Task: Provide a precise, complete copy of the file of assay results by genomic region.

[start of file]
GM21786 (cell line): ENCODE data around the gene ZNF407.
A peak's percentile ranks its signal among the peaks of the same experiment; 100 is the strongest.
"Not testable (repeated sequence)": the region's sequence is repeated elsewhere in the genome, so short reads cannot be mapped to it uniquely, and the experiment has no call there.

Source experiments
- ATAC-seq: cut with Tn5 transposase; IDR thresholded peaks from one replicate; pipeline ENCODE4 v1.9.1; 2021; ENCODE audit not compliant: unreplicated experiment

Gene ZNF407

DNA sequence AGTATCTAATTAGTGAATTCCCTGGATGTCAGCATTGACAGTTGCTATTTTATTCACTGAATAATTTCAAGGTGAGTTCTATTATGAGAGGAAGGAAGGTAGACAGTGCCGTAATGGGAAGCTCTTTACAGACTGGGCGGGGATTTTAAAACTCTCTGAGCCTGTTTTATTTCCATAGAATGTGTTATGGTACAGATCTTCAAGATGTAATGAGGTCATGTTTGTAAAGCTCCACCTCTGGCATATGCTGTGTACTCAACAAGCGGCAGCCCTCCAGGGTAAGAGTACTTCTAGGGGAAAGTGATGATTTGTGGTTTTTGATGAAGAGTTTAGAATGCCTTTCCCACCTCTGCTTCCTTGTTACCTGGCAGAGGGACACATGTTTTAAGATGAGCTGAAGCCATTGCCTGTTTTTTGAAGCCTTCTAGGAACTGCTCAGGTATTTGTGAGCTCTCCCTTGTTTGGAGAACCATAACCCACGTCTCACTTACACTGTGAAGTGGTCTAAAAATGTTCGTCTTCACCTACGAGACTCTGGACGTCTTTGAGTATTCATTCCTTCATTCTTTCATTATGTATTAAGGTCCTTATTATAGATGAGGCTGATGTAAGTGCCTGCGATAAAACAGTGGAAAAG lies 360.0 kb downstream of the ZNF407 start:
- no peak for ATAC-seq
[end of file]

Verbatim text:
GM21786 (cell line): ENCODE data around the gene ZNF407.
A peak's percentile ranks its signal among the peaks of the same experiment; 100 is the strongest.
"Not testable (repeated sequence)": the region's sequence is repeated elsewhere in the genome, so short reads cannot be mapped to it uniquely, and the experiment has no call there.

Source experiments
- ATAC-seq: cut with Tn5 transposase; IDR thresholded peaks from one replicate; pipeline ENCODE4 v1.9.1; 2021; ENCODE audit not compliant: unreplicated experiment

Gene ZNF407

DNA sequence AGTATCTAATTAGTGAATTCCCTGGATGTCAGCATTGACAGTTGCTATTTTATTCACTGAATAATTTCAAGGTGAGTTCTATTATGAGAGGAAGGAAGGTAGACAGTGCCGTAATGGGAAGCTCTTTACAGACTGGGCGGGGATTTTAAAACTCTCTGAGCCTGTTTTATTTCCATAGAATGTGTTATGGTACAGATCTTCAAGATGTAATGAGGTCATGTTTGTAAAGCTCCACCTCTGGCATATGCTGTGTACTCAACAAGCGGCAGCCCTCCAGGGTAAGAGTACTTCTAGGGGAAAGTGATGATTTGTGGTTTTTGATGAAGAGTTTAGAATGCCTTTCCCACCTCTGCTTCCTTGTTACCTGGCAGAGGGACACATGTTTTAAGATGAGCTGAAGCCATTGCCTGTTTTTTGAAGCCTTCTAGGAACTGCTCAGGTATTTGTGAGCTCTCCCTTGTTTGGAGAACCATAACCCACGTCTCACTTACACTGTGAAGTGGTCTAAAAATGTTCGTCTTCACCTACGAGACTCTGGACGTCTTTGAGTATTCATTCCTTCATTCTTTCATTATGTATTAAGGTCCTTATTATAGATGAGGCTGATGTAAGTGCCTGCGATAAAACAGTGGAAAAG lies 360.0 kb downstream of the ZNF407 start:
- no peak for ATAC-seq